The last time it seriously attempted to meet its statutory obligations was when Herman Ouseley was the chair, the first black person to run the body. He understood the dynamics of racial discrimination and the attitudes that made it normative. Between 1982 and 1987, Sir Peter Newsam and his co-chair, Professor Bhikhu Parekh, skilfully managed Margaret Thatcher's antipathy to the discrimination laws and bravely challenged race prejudices within the criminal justice system.

The Stephen Lawrence Inquiry years later revealed how entrenched were these attitudes. Remember, that inquiry was not initiated by the CRE. The parents of the murdered boy had to get official redress with the help of sympathetic lawyers.

Trevor Phillips was the most compelling leader the CRE ever had. He was and is too close to New Labour and was at the helm when British society had become harder to describe purely in terms of white privilege and black disadvantage. For both these reasons Phillips was not as focused on racial and ethnic equality as he was on integration and latterly the Muslim question – issues that preoccupy the ruling party. Under him the CRE appeared to neglect its core functions. As an old battler for equality for all, I was at times perplexed, at times infuriated that the CRE had shifted so far from its purpose, into a social engineering institute.

Campaigning Muslims and ethnic groups demanding cultural rights diverted attention away from racism and I think the CRE allowed itself to be pulled by the tow. I have other criticisms: The CRE has not been able to stem the rise in hostility towards asylum-seekers and migrants; it never confronted the New Labour home secretaries who sought to exploit these attitudes; it has not taken on the still, almost wholly white top 10 per cent of all professions and has done nothing to halt employment practices that exploit non-white labour.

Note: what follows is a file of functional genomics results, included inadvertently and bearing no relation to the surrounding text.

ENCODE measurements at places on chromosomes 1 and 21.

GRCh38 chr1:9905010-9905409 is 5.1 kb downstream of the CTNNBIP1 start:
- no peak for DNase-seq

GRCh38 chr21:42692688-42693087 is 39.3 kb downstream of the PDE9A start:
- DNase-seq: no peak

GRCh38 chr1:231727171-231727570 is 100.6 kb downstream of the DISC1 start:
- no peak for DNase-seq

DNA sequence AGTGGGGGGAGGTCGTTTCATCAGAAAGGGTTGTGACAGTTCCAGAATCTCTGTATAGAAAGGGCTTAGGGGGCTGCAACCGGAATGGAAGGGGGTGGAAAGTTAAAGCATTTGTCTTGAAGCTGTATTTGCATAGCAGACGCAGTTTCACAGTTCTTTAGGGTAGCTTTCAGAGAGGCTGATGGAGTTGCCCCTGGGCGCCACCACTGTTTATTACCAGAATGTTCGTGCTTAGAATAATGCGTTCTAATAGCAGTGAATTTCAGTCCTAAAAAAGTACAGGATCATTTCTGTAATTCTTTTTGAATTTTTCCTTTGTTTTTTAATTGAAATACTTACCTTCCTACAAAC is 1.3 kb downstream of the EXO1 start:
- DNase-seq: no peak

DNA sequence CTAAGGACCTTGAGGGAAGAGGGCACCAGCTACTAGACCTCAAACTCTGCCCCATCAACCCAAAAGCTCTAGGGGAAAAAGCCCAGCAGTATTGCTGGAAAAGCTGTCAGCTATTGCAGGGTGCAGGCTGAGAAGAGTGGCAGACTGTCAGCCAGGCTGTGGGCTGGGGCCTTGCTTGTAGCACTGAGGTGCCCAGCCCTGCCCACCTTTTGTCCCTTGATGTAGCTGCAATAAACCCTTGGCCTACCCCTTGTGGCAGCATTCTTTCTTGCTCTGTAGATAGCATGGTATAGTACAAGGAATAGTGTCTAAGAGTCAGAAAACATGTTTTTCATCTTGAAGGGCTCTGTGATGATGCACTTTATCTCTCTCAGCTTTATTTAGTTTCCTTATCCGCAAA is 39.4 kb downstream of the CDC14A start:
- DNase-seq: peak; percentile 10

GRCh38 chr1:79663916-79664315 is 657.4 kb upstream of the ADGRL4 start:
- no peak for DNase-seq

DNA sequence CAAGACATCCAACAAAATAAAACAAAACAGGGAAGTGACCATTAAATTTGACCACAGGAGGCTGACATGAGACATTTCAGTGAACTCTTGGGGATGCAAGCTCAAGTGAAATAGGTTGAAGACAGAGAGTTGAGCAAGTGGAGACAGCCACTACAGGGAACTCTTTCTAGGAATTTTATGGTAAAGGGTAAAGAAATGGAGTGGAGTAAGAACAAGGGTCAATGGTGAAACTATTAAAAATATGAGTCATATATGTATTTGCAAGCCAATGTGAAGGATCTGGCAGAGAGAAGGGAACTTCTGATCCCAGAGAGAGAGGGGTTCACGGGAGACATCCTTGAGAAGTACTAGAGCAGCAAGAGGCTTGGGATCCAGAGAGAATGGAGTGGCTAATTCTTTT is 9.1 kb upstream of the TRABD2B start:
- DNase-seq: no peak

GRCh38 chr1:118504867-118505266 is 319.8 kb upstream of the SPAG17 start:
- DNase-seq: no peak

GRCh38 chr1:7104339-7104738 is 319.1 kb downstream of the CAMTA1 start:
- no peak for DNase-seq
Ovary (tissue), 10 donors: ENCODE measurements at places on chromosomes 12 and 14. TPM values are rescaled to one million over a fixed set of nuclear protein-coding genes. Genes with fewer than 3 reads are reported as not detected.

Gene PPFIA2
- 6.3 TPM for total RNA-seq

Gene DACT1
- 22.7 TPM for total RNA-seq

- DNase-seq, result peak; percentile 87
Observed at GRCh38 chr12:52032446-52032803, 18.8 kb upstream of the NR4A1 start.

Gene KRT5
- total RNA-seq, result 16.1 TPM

Indisputably this is a less overtly racist country than it was when the Windrush sailed in, in the late Forties, or when I arrived in 1972. Many of us black and Asian Britons have broken through the barriers and claimed our rights. A significant number of us are in positions of real power for the first time ever. Did the CRE make any of that happen? Yes, some and for that we must be grateful. There were, however, too many missed possibilities, not nearly enough challenges to society and, most dispiriting of all, white racism today is thought "understandable" and all the fault of terrorist Muslims and shifty migrants.


* The Commission for RacialEquality is founded.

* Ethnic minorities make up 3.3 per cent of British population

* Immigration is restricted by government legislation making it difficult to enter the country without a work permit

* Afro-Caribbean youths clash with police at the Notting Hill Carnival in west London

* The average weekly take-home pay is £67 per week for white Britons, £58 per week for ethnic minorities

* ITV is still screening Love Thy Neighbour, a controversial sitcom about white couple living next door to black couple.

* The National Party, a breakaway group from the National Front, has two councillors elected in Blackburn

* There are no MPs from ethnic minorities sitting in the House of Commons

* The 'Rock Against Racism' campaign is formed after Eric Clapton urges the audience at a gig in Birmingham to support Enoch Powell

* Asian women working at the Grunwick FIlm Processing Laboratory in Willesden, north London, strike for a year over poor working conditions

* Police are exempted from the Racism Act

* Gurdip Singh Chagger,18, is stabbed to death by a white gang in Southall, Middlesex


* Ethnic minorities make up 12.5 per cent of the population

* The Celebrity Big Brother race row involving Jade Goody and Shilpa Shetty prompts outrage in Britain and India

* Immigration issues continue to dominate domestic policy-making, amid the arrival of workers from eastern Europe

* Police pose for photographs with costumed revellers at the Notting Hill Carnival

* The employment rate is 75 per cent but only 60 per cent of ethnic minorities are in work

* The BBC apologises after Iggy Pop refers to "Paki shops" during an interview in June

* A National Front candidate, Simon Deacon, is elected to Markyate Parish Council in Hertfordshire

* There are 15 MPs from ethnic minorities in the Commons

* The BNP distributes music outside schools, while the NME gives away a 15-track 'Love Music, Hate Racism' CD with its October issue

* Accusations of racial prejudice lead to indepedent investigations into the conduct of several police officers

* Four white youths convicted of the 2006 murder of Mohammad Parvaiz, 42, in Huddersfield

* The Commission for Racial Equality is to be replaced in October by the Commission for Equality and Human Rights